Understand That the State of the Union Isn't a Rally
There's a time and place for peaceful protest, and the sanctity of a presidential address to Congress and the whole of the American public isn't it. Chanting "Build the wall" while the President talks about immigration reform — as you and your mean-girl pal Marjorie did at last year's SOTU — would have been fine if you were, say, at home or at a bar, or maybe a bowling alley where your husband was doing his best not to exhibit his junk to minors. At the State of the Union, it's just showing how little respect you have for American traditions that don't line your pockets or bolster your xenophobia.

If You Can't Have Respect, at Least Show Restraint
It's a shame that the hypocrisy of the GOP on this subject isn't even close to the most shocking thing that party does anymore, but let's not forget how much pearl-clutching there was from the Republican side of the aisle when there were murmured boos and dissent from the Democrats during George W. Bush's addresses in 2005 and 2007. They were shocked — shocked! — to find that there was such disrespect shown to the office of the president. And then they did a complete 180-degree turn when Representative Joe Wilson yelled out "You lie!" to President Barack Obama in 2009. The difference between then and now? Wilson had the political savvy to apologize for his outburst at the time, even if his symbolic censure was later opposed by the majority of his party. In 2022, no such gestures are required or expected from the GOP, which has since fully embraced opposition politics. Winning is more important than consistency or honor or tradition or logic or fairness. But really, Representative Boebert, you may have learned the wrong lesson from the past: Just because you're saying it loudly doesn't mean anyone's listening.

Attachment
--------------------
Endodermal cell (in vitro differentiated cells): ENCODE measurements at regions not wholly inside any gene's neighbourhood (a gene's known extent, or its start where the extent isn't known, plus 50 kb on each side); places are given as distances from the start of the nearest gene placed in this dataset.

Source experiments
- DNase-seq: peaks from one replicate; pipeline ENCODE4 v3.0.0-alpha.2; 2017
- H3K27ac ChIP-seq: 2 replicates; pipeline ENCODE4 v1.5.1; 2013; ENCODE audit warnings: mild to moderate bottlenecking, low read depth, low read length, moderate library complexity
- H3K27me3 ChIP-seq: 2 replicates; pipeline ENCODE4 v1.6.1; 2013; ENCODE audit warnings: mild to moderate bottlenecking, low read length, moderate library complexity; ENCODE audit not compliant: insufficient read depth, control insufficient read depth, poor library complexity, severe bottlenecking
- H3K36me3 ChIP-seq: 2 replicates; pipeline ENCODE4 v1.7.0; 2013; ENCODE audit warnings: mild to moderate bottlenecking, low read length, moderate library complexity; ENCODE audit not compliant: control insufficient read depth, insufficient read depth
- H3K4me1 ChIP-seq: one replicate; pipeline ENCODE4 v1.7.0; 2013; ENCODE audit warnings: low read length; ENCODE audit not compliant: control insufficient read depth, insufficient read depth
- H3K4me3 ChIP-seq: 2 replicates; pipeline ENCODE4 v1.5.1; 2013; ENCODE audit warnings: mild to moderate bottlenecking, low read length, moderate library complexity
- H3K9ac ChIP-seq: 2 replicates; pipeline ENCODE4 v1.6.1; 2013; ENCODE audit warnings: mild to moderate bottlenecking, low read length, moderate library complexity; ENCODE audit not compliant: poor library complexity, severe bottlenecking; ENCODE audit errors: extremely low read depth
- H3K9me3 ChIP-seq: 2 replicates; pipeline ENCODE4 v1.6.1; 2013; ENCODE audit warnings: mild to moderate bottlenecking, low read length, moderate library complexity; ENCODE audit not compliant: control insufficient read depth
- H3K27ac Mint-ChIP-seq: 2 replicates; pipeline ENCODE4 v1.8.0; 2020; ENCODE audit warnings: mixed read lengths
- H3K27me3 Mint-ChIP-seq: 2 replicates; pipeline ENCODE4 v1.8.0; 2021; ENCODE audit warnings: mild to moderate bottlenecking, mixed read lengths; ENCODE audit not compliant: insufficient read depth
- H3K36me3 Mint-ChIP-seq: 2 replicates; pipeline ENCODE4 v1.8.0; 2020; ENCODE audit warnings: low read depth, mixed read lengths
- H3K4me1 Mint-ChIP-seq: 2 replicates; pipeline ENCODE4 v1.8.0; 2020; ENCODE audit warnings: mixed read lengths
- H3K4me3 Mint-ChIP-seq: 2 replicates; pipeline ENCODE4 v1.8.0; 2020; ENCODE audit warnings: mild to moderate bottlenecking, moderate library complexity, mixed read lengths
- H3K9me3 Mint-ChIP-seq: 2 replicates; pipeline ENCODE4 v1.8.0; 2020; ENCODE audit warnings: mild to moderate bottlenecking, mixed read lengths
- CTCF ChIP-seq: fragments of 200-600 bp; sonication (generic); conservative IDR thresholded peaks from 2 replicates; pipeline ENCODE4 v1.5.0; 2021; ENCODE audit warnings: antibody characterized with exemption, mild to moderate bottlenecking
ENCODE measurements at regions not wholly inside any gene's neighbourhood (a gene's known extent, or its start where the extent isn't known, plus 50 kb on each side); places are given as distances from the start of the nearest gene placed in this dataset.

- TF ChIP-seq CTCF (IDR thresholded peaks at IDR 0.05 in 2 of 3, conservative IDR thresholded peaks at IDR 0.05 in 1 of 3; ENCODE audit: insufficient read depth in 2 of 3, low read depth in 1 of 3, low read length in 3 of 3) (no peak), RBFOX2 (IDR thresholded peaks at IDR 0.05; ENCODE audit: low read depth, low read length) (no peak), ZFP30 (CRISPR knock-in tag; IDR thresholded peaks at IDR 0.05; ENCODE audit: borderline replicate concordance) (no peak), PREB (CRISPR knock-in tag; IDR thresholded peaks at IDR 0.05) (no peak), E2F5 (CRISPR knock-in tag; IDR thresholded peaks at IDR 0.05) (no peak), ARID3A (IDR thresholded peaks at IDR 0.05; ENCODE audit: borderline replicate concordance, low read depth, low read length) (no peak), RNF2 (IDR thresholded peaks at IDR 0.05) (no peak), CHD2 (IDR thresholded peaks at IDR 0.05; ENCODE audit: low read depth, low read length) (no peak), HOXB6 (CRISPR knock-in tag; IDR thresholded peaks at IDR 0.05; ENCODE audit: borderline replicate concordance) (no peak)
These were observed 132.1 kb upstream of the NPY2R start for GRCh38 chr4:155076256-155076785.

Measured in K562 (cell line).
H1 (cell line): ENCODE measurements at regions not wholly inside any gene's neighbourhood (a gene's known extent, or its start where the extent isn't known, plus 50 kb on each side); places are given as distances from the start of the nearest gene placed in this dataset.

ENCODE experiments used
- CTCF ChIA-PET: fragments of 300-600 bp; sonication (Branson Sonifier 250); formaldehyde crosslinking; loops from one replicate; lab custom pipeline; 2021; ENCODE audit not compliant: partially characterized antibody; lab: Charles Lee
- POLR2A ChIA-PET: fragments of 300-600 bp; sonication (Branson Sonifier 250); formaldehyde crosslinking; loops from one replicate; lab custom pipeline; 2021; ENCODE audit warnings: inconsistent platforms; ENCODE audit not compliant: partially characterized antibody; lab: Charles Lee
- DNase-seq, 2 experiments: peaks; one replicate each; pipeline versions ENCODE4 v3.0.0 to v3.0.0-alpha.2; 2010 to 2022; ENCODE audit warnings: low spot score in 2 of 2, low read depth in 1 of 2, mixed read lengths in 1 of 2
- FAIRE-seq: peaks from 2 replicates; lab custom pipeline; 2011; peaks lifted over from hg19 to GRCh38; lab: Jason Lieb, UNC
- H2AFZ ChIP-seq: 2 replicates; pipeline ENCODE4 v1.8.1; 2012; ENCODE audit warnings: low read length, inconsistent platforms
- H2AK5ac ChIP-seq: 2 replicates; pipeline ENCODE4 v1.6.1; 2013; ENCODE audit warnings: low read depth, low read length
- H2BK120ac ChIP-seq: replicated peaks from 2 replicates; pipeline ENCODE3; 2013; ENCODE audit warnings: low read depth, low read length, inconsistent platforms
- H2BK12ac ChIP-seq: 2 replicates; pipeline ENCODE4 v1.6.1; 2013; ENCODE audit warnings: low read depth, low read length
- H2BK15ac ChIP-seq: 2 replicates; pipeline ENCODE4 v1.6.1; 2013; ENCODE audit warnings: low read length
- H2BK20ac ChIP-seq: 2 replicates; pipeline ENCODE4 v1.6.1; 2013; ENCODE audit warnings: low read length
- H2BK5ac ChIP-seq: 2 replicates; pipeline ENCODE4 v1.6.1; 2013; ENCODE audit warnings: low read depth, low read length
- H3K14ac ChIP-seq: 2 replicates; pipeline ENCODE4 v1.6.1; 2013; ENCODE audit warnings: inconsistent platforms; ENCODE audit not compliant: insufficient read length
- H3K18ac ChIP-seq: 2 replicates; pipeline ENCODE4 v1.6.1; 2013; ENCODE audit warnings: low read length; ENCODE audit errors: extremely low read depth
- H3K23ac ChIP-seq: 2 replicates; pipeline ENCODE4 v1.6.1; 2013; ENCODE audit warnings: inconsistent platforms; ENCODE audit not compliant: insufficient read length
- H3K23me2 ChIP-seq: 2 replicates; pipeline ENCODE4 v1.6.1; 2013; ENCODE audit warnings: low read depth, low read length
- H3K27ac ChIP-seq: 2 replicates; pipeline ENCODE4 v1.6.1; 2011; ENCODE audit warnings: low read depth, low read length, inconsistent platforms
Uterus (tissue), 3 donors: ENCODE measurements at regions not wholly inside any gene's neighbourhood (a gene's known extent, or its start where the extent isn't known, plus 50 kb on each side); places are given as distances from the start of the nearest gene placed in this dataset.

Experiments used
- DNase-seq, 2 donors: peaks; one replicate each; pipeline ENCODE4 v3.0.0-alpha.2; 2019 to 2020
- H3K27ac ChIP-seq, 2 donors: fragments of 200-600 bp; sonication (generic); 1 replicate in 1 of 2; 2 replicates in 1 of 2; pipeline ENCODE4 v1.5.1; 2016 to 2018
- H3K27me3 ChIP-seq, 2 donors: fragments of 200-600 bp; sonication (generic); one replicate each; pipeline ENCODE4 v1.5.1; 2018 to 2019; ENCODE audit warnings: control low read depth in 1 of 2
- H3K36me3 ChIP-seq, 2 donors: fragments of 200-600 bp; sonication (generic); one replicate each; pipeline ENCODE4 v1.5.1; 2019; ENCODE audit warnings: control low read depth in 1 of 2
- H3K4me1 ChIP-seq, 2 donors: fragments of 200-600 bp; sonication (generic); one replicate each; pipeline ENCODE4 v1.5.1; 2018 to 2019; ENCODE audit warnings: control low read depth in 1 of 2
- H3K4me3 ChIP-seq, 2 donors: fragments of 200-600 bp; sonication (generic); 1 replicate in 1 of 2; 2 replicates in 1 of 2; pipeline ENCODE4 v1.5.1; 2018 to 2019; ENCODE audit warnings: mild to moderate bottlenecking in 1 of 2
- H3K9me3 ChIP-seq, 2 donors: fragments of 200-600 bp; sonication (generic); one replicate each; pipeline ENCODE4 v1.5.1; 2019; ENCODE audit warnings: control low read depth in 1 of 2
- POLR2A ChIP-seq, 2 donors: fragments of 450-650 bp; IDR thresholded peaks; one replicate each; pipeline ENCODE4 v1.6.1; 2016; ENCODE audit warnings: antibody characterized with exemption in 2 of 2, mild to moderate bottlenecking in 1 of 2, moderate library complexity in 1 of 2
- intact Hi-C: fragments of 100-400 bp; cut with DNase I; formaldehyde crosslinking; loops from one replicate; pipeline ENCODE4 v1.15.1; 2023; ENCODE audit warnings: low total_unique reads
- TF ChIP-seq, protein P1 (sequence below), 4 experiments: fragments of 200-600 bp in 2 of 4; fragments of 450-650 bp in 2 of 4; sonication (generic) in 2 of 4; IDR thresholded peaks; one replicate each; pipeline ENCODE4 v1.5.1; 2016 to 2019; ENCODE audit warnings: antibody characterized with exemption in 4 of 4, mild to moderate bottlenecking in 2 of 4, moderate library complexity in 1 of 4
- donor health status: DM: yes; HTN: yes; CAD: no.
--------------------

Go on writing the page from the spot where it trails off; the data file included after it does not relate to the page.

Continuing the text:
Grow Up and Have Some Class
You clearly aspire to wield actual power, and for deeply weird and politically expedient reasons, you've been bestowed committee assignments that offer you the chance to do exactly that. But even sinister anthropomorphic turtle Mitch McConnell knows when he needs to at least portray respect, even if his wizened black heart knows nothing of honor. You don't seem to have learned that lesson yet. Naked and unreasonable antagonism will only take you so far; at the very least, you have to learn to keep your ugliness on the inside. Or, better yet, come to an understanding that more is required of you than just being a barky gun-activist rabble-rouser. Understand that respect for a person or institution isn't about them, but reveals you.

Behave at this year's State of the Union 2023, and no colleague will have to ask that most infamous congressional question: "Have you no sense of decency?"
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Teague Bohlen is a writer, novelist and professor at the University of Colorado Denver. His first novel, The Pull of the Earth, won the Colorado Book Award for Literary Fiction in 2007; his textbook The Snarktastic Guide to College Success came out in 2014. His new collection of flash fiction, Flatland, is available now.
Contact: Teague Bohlen